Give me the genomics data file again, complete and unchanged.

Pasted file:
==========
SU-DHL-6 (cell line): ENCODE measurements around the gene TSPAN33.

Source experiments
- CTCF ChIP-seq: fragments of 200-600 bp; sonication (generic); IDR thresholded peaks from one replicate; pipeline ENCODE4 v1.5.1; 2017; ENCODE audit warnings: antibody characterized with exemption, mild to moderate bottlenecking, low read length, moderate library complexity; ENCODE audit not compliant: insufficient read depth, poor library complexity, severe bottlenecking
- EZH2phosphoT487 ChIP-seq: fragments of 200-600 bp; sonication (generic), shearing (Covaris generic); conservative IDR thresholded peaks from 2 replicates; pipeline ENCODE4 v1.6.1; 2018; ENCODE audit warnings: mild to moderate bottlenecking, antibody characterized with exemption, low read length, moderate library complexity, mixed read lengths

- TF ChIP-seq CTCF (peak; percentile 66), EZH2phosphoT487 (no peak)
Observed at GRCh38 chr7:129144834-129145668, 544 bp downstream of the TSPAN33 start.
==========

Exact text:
SU-DHL-6 (cell line): ENCODE measurements around the gene TSPAN33.

Source experiments
- CTCF ChIP-seq: fragments of 200-600 bp; sonication (generic); IDR thresholded peaks from one replicate; pipeline ENCODE4 v1.5.1; 2017; ENCODE audit warnings: antibody characterized with exemption, mild to moderate bottlenecking, low read length, moderate library complexity; ENCODE audit not compliant: insufficient read depth, poor library complexity, severe bottlenecking
- EZH2phosphoT487 ChIP-seq: fragments of 200-600 bp; sonication (generic), shearing (Covaris generic); conservative IDR thresholded peaks from 2 replicates; pipeline ENCODE4 v1.6.1; 2018; ENCODE audit warnings: mild to moderate bottlenecking, antibody characterized with exemption, low read length, moderate library complexity, mixed read lengths

- TF ChIP-seq CTCF (peak; percentile 66), EZH2phosphoT487 (no peak)
Observed at GRCh38 chr7:129144834-129145668, 544 bp downstream of the TSPAN33 start.